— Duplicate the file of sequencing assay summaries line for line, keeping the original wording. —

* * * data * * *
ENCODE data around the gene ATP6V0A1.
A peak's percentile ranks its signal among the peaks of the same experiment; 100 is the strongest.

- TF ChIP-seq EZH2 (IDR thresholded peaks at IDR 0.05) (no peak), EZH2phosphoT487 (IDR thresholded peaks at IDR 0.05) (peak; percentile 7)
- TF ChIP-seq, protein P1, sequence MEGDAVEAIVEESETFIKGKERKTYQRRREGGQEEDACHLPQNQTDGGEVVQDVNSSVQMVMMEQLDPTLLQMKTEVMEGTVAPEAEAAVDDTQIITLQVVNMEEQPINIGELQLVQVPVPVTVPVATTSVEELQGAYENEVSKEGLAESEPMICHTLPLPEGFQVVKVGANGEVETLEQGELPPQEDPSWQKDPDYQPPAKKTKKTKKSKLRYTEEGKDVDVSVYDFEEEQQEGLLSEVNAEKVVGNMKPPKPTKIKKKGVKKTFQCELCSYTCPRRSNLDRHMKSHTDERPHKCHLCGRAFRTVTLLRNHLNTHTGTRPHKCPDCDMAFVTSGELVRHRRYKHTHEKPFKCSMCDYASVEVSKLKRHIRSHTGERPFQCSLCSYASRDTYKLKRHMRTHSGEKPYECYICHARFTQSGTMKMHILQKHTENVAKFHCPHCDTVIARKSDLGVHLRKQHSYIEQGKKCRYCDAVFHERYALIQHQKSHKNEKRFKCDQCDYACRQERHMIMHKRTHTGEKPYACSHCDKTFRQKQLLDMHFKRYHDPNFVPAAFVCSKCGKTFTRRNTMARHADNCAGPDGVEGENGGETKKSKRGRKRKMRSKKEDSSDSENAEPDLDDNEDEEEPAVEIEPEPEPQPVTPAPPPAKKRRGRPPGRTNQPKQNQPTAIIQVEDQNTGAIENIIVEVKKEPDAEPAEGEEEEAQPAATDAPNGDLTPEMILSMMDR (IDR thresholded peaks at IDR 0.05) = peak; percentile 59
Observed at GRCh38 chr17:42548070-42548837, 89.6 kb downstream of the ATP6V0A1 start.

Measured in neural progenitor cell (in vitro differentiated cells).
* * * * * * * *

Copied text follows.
ENCODE data around the gene ATP6V0A1.
A peak's percentile ranks its signal among the peaks of the same experiment; 100 is the strongest.

- TF ChIP-seq EZH2 (IDR thresholded peaks at IDR 0.05) (no peak), EZH2phosphoT487 (IDR thresholded peaks at IDR 0.05) (peak; percentile 7)
- TF ChIP-seq, protein P1, sequence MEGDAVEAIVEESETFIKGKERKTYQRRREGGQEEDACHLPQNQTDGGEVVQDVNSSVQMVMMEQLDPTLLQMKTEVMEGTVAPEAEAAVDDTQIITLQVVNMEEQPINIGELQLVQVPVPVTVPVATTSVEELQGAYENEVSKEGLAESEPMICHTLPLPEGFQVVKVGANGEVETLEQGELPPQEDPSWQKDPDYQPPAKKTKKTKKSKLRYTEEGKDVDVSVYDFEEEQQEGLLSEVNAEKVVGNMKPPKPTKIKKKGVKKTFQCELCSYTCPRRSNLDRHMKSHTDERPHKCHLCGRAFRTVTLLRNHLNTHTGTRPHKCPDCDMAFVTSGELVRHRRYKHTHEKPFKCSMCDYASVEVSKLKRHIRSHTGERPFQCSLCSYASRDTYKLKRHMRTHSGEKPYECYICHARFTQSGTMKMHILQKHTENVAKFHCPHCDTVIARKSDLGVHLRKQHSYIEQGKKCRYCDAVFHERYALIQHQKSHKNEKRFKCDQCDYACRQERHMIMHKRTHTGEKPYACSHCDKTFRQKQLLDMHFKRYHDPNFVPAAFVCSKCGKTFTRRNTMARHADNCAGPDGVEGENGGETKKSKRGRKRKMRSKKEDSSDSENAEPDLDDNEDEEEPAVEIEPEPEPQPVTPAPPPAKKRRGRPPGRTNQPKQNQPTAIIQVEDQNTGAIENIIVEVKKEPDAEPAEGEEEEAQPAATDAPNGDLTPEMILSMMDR (IDR thresholded peaks at IDR 0.05) = peak; percentile 59
Observed at GRCh38 chr17:42548070-42548837, 89.6 kb downstream of the ATP6V0A1 start.

Measured in neural progenitor cell (in vitro differentiated cells).